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Should ambulatory blood pressure monitoring be mandatory for future studies in resistant hypertension: a perspective

Doumas, Michaela; Anyfanti, Panagiotab; Bakris, Georgec

doi: 10.1097/HJH.0b013e328352c3c7

Recent technologic advances rekindled interventional management of resistant hypertension, either by carotid baroreceptor activation or renal sympathetic denervation. Interventional techniques result in impressive falls in office blood pressure (BP); however, ambulatory BP reductions are rather modest. This disparity between office and ambulatory BP reductions is observed with antihypertensive drugs, but at a much lower degree. Available explanations are not convincing, therefore, we propose that sympathetic overactivity may partially explain this divergence. Further studies are needed to prove or disprove our hypothesis.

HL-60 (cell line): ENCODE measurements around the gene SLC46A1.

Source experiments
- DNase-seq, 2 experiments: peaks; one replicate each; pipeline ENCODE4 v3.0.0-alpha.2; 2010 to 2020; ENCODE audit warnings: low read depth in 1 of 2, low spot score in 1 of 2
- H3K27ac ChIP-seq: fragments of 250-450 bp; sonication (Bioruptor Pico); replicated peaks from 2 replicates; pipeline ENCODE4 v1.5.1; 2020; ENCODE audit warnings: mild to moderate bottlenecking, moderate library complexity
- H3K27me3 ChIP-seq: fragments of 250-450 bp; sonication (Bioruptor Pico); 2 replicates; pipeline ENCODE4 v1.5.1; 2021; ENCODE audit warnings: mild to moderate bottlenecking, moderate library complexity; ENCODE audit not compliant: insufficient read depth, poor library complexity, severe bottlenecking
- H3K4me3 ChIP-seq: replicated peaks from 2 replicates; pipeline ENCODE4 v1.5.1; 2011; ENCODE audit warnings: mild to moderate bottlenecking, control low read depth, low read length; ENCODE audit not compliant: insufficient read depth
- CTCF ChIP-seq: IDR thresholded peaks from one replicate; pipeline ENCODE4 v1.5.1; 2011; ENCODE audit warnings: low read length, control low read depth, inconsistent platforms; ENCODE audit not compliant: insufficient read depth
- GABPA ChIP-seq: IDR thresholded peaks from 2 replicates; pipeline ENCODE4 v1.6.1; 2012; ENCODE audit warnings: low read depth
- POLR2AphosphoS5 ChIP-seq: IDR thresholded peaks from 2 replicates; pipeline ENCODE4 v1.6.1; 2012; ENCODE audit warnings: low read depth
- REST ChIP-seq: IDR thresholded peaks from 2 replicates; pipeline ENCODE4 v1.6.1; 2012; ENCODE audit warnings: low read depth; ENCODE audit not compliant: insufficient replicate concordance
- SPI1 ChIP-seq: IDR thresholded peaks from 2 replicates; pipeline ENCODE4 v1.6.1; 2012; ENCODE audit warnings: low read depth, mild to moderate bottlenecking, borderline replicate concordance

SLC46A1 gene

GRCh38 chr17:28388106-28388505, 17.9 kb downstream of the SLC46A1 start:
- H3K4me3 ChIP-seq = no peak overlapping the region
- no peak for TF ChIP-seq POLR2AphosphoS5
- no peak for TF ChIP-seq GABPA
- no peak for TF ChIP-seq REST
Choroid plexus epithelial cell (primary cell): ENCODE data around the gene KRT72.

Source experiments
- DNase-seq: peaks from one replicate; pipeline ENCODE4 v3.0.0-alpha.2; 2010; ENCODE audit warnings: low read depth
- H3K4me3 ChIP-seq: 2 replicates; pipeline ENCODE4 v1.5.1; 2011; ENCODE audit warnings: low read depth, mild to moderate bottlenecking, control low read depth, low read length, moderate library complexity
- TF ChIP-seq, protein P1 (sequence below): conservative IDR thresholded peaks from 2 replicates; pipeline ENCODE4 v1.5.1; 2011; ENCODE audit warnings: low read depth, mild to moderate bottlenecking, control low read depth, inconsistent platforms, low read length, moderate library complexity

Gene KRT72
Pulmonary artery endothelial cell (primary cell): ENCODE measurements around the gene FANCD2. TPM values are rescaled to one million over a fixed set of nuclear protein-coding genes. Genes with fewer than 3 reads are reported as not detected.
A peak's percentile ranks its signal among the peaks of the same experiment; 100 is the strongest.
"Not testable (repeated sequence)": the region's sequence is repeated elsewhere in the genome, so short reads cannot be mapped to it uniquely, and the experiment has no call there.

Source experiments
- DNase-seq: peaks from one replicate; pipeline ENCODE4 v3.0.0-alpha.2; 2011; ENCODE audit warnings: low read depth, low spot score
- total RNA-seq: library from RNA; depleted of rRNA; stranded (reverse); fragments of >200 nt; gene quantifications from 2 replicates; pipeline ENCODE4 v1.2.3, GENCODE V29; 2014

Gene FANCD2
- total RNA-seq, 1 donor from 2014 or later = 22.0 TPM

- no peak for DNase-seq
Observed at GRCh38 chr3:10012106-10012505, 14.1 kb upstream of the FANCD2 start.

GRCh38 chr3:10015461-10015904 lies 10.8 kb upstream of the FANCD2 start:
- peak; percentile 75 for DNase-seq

aHypertension Unit, Veterans Affairs Medical Centre, George Washington University, Washington, District of Columbia, USA

bHypertension Unit, Second Prop Department of Internal Medicine, Aristotle University, Thessaloniki, Greece

cHypertensive Diseases Unit, University of Chicago, Pritzker School of Medicine, Chicago, Illinois, USA

Correspondence to Michael Doumas, Hypertension Unit, Veterans Affairs Medical Centre, George Washington University, 50 Irving Street NW, Washington, DC 20422, USA. Tel: +1 202 745 8334; fax: +1 202 745 8636; e-mail:

Abbreviations: ABPM, ambulatory blood pressure monitoring; BP, blood pressure; OSA, obstructive sleep apnea; RSD, renal sympathetic denervation

© 2012 Lippincott Williams & Wilkins, Inc.